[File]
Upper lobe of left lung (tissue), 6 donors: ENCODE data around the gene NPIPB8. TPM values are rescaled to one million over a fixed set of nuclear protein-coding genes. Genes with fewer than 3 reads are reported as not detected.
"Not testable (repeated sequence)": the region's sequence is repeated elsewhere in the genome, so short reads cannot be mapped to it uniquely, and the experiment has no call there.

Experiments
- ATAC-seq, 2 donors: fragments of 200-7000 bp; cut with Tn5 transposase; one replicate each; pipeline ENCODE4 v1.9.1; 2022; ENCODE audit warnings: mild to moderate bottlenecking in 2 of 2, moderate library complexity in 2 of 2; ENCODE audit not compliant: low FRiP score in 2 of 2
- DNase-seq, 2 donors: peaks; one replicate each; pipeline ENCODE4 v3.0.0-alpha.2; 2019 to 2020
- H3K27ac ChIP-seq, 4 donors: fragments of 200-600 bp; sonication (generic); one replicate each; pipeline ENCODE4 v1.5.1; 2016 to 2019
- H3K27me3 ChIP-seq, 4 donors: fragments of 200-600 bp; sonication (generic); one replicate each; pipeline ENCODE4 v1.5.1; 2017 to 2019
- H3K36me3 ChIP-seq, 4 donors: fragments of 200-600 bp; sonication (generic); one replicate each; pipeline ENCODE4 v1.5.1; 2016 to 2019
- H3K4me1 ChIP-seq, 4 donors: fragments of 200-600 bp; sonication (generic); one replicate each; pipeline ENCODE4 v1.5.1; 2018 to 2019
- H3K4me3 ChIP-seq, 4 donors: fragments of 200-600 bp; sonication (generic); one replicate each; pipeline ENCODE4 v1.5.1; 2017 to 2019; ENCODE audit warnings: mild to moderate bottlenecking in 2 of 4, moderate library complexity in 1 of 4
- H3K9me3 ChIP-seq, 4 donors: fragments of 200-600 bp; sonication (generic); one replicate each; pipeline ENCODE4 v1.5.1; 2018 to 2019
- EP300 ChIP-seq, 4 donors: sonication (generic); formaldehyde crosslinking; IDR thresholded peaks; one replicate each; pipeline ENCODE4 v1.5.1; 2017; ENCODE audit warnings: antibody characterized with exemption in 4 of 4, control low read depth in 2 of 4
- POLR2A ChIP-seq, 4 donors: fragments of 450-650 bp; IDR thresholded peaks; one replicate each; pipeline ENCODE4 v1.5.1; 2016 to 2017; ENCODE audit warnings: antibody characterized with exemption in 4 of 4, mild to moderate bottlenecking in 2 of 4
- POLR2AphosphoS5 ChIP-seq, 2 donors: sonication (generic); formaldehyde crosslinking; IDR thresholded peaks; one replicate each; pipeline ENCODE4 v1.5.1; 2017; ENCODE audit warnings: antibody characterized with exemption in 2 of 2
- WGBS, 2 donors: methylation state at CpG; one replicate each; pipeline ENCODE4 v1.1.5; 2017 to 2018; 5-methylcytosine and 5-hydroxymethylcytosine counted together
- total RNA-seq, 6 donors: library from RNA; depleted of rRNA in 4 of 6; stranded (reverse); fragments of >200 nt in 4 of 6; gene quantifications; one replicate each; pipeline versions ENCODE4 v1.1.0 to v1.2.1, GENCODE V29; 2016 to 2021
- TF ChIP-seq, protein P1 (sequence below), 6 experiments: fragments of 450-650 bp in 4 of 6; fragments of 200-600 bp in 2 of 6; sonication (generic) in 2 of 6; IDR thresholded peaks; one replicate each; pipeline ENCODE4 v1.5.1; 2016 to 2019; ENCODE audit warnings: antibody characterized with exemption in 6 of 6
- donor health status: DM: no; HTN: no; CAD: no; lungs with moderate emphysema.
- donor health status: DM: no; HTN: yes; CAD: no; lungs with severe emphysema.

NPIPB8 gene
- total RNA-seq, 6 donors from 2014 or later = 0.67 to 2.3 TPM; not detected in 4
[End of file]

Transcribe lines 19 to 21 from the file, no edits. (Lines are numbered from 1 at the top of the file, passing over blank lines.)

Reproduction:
- donor health status: DM: no; HTN: yes; CAD: no; lungs with severe emphysema.

NPIPB8 gene
- total RNA-seq, 6 donors from 2014 or later = 0.67 to 2.3 TPM; not detected in 4